Qwest Communications (Q) announced yesterday the discountinuation of its wireless operation (Qwest Wireless) effective October 31, 2009. The Denver-based telecom operator has reportedly started to circulate a 60-day notice to its susbsribers to migrate to alternative service providers. Customers can switch networks without paying any contract termination fees while retaining there existing contact numbers.

Since 2004, Qwest has been marketing Sprint Nextel’s (S) products and services under its own brand by operating as a mobile virtual network operator (MVNO) on Sprint’s CDMA wireless network and recognized revenue on gross basis.
However, the company ended its partnership with Sprint (effective February 2009) and entered into a five-year agreement with Verizon (VZ) in May 2008. Under this new arrangement, Qwest started reselling Verizon Wireless’s products and services (under the Verizon brand) from the third-quarter 2008 and books revenue on net basis.

The company is currently in the process of transferring its wireless subscriber base to Verizon Wireless. At the end of the second quarter 2009, Qwest has switched 75% of its customers to Verizon’s network platform.   

Qwest’s transition from an MVNO to wireless reseller has resulted in fewer cellular subscribers as well as lower wireless revenue as the company does not register subscriber fees as revenue. Qwest recognizes revenue on every customer switch to Verizon’s network.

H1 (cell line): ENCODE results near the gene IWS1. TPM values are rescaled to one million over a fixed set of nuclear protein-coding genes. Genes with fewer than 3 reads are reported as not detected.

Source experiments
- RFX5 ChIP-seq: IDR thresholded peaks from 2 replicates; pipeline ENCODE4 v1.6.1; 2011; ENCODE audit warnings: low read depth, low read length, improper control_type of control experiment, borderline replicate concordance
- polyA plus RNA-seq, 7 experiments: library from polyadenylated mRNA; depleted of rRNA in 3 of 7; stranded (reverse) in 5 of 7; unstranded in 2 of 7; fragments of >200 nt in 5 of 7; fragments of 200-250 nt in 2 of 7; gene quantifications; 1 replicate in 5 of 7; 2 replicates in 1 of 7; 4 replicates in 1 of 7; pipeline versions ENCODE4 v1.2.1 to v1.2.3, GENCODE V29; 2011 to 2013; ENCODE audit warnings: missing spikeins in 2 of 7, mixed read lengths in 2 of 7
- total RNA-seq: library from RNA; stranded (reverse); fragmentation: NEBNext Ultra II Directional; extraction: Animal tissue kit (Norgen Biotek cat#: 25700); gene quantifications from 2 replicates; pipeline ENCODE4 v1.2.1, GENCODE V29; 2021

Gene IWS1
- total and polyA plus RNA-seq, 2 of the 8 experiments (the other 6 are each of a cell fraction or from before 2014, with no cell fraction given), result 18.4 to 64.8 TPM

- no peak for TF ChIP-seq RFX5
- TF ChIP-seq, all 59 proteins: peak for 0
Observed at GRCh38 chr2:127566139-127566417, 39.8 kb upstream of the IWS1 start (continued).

Qwest is one of the existing three regional bell operating companies (RBOCs), commonly known as “Baby Bells.” The company remains more challenged than the other Baby Bells, Verizon and AT&T (T), given the lack of its own wireless and satellite TV networks. This has prevented Qwest from achieving meaningful penetration in these lucrative markets while its bigger peers continue to gain market share.

The company’s traditional local phone operation remains under pressure due to the growing presence of competitive offerings. In addition to cable competition, Qwest contends with the ongoing fixed-to-wireless substitution coupled with other alternative services such as the Voice-over-Internet Protocol (VoIP). Access line losses continue to impact the company’s mass market segment and represent the base reason for a persistent decline in overall revenues.   

While we are encouraged by Qwest’s aggressive bundled service strategy — combining DirectTV (DTV) video with Internet and voice — to fend off cable competition, our primary concern remains the significant debt burden which impedes the company’s ability to invest in growth initiatives.

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